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Article: Association of wheat chaff derived silica fiber and esophageal cancer in north China

TitleAssociation of wheat chaff derived silica fiber and esophageal cancer in north China
Authors
KeywordsBiogenic silica fiber
Esophageal cancer
Taihang mountain area
Phytolith
Wheat chaff
Issue Date2019
PublisherAcademic Press. The Journal's web site is located at http://www.elsevier.com/locate/ecoenv
Citation
Ecotoxicology and Environmental Safety, 2019, v. 178, p. 79-85 How to Cite?
AbstractBackground: Despite decades of research and intervention programs, the epidemic of esophageal squamous cell carcinoma (ESCC) in the Taihang Mountain area of north China has not seen convincing explanation by any risk factor yet and the incidence has not seen a substantial decrease. Based on recently disclosed association of aridity and wheat consumption with esophageal cancer, we revisited the hypothesis of biogenic silica in esophageal cancer development. Methods: From the archives of the Pathology Department of Heping Hospital, Changzhi Medical College, we selected three pairs of formalin-fixed samples, tumor tissues and distant normal tissues, of three patients operated for ESCC who had no history of workplace exposure to silica dust. Two pairs of dried tissue samples were used for phytolith (silica body) analysis and another pair for microanalysis with Transmission Electron Microscope (TEM). Results: One of the phytoliths in ESCC tumor tissue was similar to the prickle hair on the surface of wheat bract. In the mineral particles detected in the tumor tissue the predominant elements were Si, Ca, and P, whereas Si signals were not obvious in the distant normal tissue. Conclusions: The preliminary findings on the detection of phytoliths and the higher than normal Si concentration in ESCC tumor tissue warrants further testing the role of biogenic silica in esophageal cancer.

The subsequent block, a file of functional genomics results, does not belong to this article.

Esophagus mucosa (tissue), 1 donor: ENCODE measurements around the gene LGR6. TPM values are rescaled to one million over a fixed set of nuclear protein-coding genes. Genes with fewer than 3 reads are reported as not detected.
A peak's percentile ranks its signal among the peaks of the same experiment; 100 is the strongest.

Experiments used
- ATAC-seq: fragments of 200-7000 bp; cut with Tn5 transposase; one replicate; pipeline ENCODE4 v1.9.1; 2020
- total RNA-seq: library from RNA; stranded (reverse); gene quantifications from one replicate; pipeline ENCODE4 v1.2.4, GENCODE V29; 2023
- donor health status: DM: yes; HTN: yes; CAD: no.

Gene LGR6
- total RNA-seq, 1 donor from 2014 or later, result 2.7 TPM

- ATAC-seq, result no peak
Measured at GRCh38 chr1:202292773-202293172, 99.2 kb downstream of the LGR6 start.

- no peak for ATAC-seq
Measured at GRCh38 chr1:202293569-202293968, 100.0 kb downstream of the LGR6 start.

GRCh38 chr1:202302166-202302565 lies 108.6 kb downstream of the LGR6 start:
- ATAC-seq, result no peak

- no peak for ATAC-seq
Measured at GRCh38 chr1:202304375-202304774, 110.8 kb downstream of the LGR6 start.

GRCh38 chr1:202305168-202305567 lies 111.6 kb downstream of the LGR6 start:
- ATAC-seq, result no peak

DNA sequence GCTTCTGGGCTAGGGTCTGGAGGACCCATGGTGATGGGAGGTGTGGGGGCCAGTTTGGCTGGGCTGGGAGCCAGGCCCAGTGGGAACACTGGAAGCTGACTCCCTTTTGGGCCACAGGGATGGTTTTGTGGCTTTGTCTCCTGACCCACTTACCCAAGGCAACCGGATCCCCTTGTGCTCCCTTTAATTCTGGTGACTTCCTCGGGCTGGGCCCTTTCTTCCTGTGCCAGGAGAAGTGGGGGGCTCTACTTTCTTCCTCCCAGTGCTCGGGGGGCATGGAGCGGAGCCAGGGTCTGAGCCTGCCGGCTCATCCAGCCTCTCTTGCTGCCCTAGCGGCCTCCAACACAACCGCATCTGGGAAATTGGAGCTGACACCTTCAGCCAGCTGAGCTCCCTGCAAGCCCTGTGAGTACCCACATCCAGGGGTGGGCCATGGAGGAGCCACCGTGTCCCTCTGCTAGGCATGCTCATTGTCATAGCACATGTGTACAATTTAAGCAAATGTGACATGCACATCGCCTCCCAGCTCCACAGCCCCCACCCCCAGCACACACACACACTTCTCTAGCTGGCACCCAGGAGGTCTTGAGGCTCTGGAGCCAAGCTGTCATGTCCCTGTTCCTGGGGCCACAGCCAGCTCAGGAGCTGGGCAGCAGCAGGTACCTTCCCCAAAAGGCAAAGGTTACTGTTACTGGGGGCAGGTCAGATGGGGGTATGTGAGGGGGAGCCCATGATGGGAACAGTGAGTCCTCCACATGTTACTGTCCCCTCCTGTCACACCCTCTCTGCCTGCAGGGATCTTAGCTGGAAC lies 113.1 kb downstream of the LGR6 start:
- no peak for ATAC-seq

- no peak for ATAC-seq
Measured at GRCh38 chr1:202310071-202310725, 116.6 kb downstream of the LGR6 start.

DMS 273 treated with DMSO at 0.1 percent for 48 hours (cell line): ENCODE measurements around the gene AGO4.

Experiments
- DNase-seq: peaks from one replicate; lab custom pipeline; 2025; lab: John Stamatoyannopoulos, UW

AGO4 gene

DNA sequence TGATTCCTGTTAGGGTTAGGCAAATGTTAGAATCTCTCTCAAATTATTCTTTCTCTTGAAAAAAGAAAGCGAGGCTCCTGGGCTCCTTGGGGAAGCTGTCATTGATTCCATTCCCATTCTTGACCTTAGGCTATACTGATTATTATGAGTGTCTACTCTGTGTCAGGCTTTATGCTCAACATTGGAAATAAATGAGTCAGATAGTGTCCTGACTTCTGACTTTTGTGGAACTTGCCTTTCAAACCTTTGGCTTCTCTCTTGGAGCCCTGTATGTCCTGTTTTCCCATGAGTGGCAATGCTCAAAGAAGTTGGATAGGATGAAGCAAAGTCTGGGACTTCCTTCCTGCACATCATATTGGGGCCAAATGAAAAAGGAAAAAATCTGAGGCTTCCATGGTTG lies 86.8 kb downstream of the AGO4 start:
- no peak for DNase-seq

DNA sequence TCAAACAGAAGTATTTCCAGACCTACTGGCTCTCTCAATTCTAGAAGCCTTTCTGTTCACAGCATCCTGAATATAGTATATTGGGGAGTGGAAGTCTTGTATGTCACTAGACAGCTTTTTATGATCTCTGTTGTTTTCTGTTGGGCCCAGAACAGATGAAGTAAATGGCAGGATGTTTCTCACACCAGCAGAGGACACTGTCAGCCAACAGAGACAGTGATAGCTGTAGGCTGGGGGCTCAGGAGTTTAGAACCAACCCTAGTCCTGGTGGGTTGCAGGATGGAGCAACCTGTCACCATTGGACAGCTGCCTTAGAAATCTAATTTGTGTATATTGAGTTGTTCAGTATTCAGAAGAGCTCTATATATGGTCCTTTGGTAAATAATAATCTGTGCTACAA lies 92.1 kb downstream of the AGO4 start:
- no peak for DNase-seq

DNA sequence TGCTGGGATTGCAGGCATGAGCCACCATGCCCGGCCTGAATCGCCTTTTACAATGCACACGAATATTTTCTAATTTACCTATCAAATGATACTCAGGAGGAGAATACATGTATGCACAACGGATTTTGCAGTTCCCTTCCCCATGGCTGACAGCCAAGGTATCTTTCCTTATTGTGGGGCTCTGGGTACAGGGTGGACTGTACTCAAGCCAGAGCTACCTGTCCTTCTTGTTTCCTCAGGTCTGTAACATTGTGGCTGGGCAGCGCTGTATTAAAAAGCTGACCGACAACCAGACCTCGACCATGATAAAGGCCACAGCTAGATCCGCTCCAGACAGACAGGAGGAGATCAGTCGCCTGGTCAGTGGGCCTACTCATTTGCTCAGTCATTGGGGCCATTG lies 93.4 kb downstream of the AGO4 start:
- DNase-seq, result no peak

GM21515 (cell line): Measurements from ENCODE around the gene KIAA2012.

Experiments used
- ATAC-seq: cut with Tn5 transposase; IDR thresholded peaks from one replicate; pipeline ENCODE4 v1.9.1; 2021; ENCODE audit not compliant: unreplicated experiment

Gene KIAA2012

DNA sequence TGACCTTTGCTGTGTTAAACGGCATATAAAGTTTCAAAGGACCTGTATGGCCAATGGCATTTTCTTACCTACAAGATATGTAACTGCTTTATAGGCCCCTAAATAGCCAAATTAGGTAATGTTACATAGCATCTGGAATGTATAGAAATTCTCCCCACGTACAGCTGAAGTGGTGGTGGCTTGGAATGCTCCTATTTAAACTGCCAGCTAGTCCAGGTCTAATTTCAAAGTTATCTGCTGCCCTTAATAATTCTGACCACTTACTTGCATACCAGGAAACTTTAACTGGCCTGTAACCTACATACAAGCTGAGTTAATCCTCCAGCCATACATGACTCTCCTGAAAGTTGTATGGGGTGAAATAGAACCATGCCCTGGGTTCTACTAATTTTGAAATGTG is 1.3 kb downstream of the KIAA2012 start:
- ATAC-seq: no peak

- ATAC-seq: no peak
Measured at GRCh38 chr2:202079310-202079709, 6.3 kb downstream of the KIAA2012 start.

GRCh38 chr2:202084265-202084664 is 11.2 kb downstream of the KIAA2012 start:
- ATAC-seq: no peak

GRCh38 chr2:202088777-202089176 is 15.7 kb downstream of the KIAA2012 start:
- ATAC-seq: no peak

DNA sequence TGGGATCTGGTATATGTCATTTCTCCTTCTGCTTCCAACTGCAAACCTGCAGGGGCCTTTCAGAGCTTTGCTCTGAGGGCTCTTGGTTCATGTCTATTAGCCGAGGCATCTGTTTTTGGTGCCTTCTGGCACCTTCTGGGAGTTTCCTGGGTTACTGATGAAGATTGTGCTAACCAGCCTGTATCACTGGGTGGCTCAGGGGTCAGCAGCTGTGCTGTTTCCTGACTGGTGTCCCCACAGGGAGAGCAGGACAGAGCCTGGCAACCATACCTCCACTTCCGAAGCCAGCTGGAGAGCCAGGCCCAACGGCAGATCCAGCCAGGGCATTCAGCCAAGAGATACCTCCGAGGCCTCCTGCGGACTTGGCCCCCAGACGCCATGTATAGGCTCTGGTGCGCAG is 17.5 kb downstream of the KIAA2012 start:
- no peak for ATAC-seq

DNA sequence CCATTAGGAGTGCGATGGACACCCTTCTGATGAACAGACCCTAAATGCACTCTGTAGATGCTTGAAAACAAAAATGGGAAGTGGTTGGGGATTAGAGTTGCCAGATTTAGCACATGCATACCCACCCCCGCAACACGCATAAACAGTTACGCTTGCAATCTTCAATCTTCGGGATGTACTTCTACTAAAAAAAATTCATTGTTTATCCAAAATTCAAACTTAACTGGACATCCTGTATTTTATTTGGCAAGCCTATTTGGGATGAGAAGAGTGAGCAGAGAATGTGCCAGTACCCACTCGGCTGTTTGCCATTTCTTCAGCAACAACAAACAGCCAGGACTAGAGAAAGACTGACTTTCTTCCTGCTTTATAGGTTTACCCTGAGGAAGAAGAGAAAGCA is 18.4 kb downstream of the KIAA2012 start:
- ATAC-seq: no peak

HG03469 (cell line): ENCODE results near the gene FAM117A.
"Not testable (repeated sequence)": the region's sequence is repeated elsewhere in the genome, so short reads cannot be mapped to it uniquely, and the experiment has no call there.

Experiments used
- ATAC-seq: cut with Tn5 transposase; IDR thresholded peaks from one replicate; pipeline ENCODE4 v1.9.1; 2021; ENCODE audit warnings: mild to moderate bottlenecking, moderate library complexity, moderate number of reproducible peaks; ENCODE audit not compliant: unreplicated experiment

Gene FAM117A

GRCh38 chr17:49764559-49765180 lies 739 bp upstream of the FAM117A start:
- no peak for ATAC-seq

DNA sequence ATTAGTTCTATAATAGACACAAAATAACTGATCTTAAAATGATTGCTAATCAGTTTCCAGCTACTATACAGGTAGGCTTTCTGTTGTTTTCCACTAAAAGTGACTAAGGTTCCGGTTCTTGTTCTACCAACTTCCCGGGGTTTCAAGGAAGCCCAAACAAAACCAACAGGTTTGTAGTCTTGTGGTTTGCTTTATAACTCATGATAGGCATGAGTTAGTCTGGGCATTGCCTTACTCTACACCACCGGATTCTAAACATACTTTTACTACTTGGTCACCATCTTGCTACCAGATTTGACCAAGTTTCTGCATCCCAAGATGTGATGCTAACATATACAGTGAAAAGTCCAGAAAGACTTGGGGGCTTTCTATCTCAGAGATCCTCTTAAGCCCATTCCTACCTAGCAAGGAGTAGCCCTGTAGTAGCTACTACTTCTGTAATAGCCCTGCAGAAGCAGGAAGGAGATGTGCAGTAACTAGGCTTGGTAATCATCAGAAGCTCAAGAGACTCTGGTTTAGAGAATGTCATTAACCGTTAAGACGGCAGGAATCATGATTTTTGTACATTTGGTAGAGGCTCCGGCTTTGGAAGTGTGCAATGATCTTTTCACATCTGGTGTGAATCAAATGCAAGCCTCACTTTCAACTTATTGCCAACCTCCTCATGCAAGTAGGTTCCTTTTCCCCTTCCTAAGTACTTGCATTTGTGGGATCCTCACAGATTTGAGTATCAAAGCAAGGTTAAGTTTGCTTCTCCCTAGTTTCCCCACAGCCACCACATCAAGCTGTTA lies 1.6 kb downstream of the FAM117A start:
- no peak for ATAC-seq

Persistent Identifierhttp://hdl.handle.net/10722/277763
ISSN
2017 Impact Factor: 3.974
2015 SCImago Journal Rankings: 1.229

 

DC FieldValueLanguage
dc.contributor.authorLian, C-
dc.contributor.authorXie, S-
dc.contributor.authorLi, W-
dc.contributor.authorRAN, J-
dc.contributor.authorZhang, J-
dc.contributor.authorHan, Z-
dc.contributor.authorZuo, X-
dc.contributor.authorTian, L-
dc.date.accessioned2019-10-04T08:00:51Z-
dc.date.available2019-10-04T08:00:51Z-
dc.date.issued2019-
dc.identifier.citationEcotoxicology and Environmental Safety, 2019, v. 178, p. 79-85-
dc.identifier.issn0147-6513-
dc.identifier.urihttp://hdl.handle.net/10722/277763-
dc.description.abstractBackground: Despite decades of research and intervention programs, the epidemic of esophageal squamous cell carcinoma (ESCC) in the Taihang Mountain area of north China has not seen convincing explanation by any risk factor yet and the incidence has not seen a substantial decrease. Based on recently disclosed association of aridity and wheat consumption with esophageal cancer, we revisited the hypothesis of biogenic silica in esophageal cancer development. Methods: From the archives of the Pathology Department of Heping Hospital, Changzhi Medical College, we selected three pairs of formalin-fixed samples, tumor tissues and distant normal tissues, of three patients operated for ESCC who had no history of workplace exposure to silica dust. Two pairs of dried tissue samples were used for phytolith (silica body) analysis and another pair for microanalysis with Transmission Electron Microscope (TEM). Results: One of the phytoliths in ESCC tumor tissue was similar to the prickle hair on the surface of wheat bract. In the mineral particles detected in the tumor tissue the predominant elements were Si, Ca, and P, whereas Si signals were not obvious in the distant normal tissue. Conclusions: The preliminary findings on the detection of phytoliths and the higher than normal Si concentration in ESCC tumor tissue warrants further testing the role of biogenic silica in esophageal cancer.-
dc.languageeng-
dc.publisherAcademic Press. The Journal's web site is located at http://www.elsevier.com/locate/ecoenv-
dc.relation.ispartofEcotoxicology and Environmental Safety-
dc.subjectBiogenic silica fiber-
dc.subjectEsophageal cancer-
dc.subjectTaihang mountain area-
dc.subjectPhytolith-
dc.subjectWheat chaff-
dc.titleAssociation of wheat chaff derived silica fiber and esophageal cancer in north China-
dc.typeArticle-
dc.identifier.emailTian, L: linweit@hku.hk-
dc.identifier.authorityTian, L=rp01991-
dc.description.naturelink_to_subscribed_fulltext-
dc.identifier.doi10.1016/j.ecoenv.2019.04.031-
dc.identifier.pmid30999183-
dc.identifier.scopuseid_2-s2.0-85064183591-
dc.identifier.hkuros306378-
dc.identifier.volume178-
dc.identifier.spage79-
dc.identifier.epage85-
dc.publisher.placeUnited States-

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